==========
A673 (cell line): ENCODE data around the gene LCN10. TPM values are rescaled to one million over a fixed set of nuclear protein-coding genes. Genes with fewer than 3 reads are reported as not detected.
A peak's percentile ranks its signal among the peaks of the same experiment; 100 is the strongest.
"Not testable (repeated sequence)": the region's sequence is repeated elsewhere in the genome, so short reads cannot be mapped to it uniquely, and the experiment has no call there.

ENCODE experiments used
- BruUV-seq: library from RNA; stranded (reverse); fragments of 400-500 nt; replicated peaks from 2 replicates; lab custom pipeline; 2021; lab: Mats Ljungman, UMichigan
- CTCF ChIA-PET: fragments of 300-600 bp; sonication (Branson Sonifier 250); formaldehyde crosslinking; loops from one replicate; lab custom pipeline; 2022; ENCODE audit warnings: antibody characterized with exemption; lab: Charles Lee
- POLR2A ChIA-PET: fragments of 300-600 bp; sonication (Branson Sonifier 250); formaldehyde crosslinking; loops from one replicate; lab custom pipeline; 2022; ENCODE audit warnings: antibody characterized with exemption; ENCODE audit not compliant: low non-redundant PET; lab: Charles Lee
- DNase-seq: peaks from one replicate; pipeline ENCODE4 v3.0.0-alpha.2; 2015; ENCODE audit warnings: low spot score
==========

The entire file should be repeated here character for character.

A673 (cell line): ENCODE data around the gene LCN10. TPM values are rescaled to one million over a fixed set of nuclear protein-coding genes. Genes with fewer than 3 reads are reported as not detected.
A peak's percentile ranks its signal among the peaks of the same experiment; 100 is the strongest.
"Not testable (repeated sequence)": the region's sequence is repeated elsewhere in the genome, so short reads cannot be mapped to it uniquely, and the experiment has no call there.

ENCODE experiments used
- BruUV-seq: library from RNA; stranded (reverse); fragments of 400-500 nt; replicated peaks from 2 replicates; lab custom pipeline; 2021; lab: Mats Ljungman, UMichigan
- CTCF ChIA-PET: fragments of 300-600 bp; sonication (Branson Sonifier 250); formaldehyde crosslinking; loops from one replicate; lab custom pipeline; 2022; ENCODE audit warnings: antibody characterized with exemption; lab: Charles Lee
- POLR2A ChIA-PET: fragments of 300-600 bp; sonication (Branson Sonifier 250); formaldehyde crosslinking; loops from one replicate; lab custom pipeline; 2022; ENCODE audit warnings: antibody characterized with exemption; ENCODE audit not compliant: low non-redundant PET; lab: Charles Lee
- DNase-seq: peaks from one replicate; pipeline ENCODE4 v3.0.0-alpha.2; 2015; ENCODE audit warnings: low spot score